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EEC III CFI rough idle on cold start

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    #16
    Originally posted by DerekTheGreat View Post
    Oh I'd snatch another EEC-IV CFI car in a flash if I had the cash haha. I'm just genuinely curious and now not so convinced of my previous position. Science will commence! My car ran great once it was where Ford wanted it, just had to fight the brakes with how eager the car was to move when cold. Once it was off the choke-pull-off gizmo & warm, it was great, loved driving it and it was pretty miserly on fuel. Would bark the tires from a stop. Miss that car, may it rest in peace.

    Maybe there was something wrong with my car. Kishy, what's the lowest RPM your '84 will maintain when started cold?
    This is my experience so far as well. Figuring this out was a very minor inconvenience considering how well this thing runs overall. Iím getting about 20mpg overall. Iíve never taken it on a road trip, I donít particularly like pushing it to interstate speeds, 55-60 is where it seems happiest.
    2002 Mercury Grand Marquis LSE, Sylvania Zevo LED Headlights, MSD Blaster Coils, K&N Cold Air Intake, Dual Exhaust, 3.27's - Dally Driver

    1983 Lincoln Continental Mark VI, Smog Delete - Summer Cruiser


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      #17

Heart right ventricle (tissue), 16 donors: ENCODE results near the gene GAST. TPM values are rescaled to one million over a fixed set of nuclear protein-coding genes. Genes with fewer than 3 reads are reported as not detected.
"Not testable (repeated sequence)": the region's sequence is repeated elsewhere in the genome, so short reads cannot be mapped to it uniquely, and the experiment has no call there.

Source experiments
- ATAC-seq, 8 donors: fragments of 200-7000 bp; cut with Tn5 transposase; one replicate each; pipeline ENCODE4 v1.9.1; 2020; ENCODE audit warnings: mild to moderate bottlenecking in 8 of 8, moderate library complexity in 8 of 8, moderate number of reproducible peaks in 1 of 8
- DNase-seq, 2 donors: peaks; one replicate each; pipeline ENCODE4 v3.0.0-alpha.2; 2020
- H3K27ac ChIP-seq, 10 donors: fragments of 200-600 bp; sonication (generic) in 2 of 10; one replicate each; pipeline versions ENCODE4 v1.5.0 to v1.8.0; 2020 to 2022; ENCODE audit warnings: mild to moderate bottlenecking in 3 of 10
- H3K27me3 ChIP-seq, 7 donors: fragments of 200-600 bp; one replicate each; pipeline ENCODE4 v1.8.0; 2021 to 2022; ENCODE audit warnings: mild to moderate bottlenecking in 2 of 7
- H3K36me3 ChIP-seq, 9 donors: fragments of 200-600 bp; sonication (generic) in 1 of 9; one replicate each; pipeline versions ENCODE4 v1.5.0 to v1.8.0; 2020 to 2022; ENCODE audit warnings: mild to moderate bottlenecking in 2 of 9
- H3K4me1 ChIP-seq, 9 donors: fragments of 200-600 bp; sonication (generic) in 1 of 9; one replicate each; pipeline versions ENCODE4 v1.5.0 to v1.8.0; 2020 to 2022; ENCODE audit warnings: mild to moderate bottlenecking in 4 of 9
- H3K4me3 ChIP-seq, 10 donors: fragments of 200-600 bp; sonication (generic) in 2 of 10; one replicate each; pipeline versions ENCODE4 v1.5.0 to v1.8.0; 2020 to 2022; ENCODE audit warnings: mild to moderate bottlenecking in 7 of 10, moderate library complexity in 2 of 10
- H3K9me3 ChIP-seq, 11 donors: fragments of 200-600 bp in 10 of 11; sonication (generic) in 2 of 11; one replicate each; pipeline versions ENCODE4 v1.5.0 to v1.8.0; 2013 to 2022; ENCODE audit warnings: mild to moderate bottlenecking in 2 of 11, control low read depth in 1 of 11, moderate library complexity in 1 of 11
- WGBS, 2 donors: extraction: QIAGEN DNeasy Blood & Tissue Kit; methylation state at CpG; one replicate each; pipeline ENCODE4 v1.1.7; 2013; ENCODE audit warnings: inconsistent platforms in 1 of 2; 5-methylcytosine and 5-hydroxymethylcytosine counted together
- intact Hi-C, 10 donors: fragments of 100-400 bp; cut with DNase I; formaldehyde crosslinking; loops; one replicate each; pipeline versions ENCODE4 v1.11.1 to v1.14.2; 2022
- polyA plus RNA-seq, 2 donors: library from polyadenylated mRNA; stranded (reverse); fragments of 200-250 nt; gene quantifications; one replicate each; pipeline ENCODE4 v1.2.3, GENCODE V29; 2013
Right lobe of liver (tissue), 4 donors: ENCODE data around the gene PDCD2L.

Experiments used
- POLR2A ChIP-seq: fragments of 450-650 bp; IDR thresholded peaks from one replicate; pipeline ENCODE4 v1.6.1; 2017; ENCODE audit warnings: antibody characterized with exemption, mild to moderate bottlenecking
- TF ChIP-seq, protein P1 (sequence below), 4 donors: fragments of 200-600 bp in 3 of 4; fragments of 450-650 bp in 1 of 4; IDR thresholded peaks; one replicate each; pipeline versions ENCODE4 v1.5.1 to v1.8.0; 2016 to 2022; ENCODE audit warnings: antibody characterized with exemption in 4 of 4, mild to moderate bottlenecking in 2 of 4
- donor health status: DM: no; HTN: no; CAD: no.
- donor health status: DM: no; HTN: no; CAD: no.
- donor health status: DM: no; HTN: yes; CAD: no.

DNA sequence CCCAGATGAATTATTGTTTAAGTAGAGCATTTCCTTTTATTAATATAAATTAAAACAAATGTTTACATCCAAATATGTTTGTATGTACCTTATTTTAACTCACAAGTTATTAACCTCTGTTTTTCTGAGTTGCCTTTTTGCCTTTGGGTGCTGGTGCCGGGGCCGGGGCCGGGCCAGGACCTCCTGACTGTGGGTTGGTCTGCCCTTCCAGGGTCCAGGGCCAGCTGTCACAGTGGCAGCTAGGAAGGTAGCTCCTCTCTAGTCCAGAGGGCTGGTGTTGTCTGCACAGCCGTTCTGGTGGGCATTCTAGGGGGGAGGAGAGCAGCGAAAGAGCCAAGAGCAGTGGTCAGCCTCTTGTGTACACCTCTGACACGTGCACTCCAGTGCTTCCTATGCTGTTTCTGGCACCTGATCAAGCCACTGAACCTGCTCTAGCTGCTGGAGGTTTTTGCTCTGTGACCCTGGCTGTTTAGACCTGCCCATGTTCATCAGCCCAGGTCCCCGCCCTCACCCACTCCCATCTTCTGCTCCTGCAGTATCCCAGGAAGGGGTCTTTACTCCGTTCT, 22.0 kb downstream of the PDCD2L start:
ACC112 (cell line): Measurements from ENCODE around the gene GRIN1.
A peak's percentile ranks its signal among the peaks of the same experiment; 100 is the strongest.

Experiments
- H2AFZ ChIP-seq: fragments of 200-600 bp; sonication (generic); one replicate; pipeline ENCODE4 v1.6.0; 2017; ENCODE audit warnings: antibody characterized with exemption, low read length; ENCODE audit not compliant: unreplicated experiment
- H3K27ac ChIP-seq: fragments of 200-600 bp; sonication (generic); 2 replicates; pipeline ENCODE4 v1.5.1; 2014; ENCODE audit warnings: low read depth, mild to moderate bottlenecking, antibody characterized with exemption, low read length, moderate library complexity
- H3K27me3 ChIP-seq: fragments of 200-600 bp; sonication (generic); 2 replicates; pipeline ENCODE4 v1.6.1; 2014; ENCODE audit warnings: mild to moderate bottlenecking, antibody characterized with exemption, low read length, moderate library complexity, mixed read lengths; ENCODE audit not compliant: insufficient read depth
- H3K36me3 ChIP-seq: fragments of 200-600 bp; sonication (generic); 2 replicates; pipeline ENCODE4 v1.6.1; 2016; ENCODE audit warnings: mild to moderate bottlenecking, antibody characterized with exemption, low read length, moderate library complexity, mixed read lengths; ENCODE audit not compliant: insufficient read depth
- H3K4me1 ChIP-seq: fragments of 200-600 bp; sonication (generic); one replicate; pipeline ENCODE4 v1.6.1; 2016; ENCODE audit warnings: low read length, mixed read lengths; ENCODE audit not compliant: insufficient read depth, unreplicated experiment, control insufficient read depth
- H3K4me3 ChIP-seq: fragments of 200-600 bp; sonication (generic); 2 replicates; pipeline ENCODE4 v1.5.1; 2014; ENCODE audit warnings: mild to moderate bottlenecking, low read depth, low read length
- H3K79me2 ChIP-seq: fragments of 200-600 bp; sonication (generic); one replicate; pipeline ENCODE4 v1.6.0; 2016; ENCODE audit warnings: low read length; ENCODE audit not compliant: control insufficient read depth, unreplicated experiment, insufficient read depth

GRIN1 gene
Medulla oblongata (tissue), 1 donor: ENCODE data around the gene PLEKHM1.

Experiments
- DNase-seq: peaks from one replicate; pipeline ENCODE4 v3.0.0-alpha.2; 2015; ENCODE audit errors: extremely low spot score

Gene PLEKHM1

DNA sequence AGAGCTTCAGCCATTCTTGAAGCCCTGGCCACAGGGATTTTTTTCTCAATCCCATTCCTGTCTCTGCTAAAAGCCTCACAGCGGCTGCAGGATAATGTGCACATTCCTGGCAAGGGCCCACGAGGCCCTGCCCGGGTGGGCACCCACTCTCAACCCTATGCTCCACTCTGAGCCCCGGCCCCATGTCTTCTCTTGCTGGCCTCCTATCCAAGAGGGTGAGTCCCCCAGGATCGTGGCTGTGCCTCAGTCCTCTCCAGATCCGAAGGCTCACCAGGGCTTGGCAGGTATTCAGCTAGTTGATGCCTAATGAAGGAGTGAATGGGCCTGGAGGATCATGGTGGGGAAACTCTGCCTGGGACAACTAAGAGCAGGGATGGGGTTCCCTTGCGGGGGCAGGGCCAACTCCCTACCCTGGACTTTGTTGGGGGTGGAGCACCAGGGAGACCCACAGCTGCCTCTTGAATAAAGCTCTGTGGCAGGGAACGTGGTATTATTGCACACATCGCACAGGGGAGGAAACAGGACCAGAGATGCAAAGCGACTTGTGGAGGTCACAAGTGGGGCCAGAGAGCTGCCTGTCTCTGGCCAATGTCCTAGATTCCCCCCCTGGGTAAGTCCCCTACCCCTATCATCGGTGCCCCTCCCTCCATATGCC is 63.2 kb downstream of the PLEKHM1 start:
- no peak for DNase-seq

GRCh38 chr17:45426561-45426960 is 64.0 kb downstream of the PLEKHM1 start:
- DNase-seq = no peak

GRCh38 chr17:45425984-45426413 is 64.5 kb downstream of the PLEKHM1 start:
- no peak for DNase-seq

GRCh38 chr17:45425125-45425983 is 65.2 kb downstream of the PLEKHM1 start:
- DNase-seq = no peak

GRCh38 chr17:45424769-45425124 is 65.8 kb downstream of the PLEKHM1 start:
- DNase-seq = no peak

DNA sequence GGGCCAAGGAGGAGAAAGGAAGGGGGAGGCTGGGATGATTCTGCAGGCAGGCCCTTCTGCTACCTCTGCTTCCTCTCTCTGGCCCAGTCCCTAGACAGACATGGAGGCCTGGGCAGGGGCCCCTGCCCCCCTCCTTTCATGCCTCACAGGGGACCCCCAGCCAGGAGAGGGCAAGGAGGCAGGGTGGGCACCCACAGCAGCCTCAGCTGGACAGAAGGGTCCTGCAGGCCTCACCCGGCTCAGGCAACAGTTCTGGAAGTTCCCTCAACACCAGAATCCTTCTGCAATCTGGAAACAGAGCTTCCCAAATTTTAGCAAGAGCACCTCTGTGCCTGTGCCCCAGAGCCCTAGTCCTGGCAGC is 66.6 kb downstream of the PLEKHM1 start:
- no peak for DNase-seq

Originally posted by DerekTheGreat View Post
      I'm sure with CFI they do anything but help enrichen the fuel for cold starts/drivability.
      Its been known since the beginning of cars that fuel mixtures need to be richer on cold starts, and they had temperature sensors to know when the engine was cold. There was also the ability to add more fuel by lengthening the pulse width of the injector. It would be inconceivably stupid for them to ignore both the input and output control to make the fuel mix fatter for easier cold starts. The one thing this version of CFI lacks is the ability to add more air to go with that extra fuel. The 3.8 CFI cars at the end did have electronic throttle speed control but it never got to the V8 cars.
      86 Lincoln Town Car (Galactica).
      5.0 HO, CompCams XE258,Scorpion 1.72 roller rockers, 3.55 K code rear, tow package, BHPerformance ported E7 heads, Tmoss Explorer intake, 65mm throttle body, Hedman 1 5/8" headers, 2.5" dual exhaust, ASP underdrive pulley

      91 Lincoln Mark VII LSC grandpa spec white and cranberry

      1984 Lincoln Continental TurboDiesel - rolls coal

      Originally posted by phayzer5
      I drive a Lincoln. I can't be bothered to shift like the peasants and rabble rousers

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        #18
        Originally posted by mercurygm88 View Post
        This is my experience so far as well. Figuring this out was a very minor inconvenience considering how well this thing runs overall. I’m getting about 20mpg overall. I’ve never taken it on a road trip, I don’t particularly like pushing it to interstate speeds, 55-60 is where it seems happiest.
        Indeed. I never drove my '85 far either, unless you count running for an hour or hour and a half a long drive. Those speeds are where my SEFI car is happiest too, well, 55-65. Beyond that, it seems like it struggles but it will do them. Perhaps a bit better than my CFI car did. However, I'm pretty sure my CFI car was a 3.08. 3.23's might just be enough to make a difference.

        Originally posted by gadget73 View Post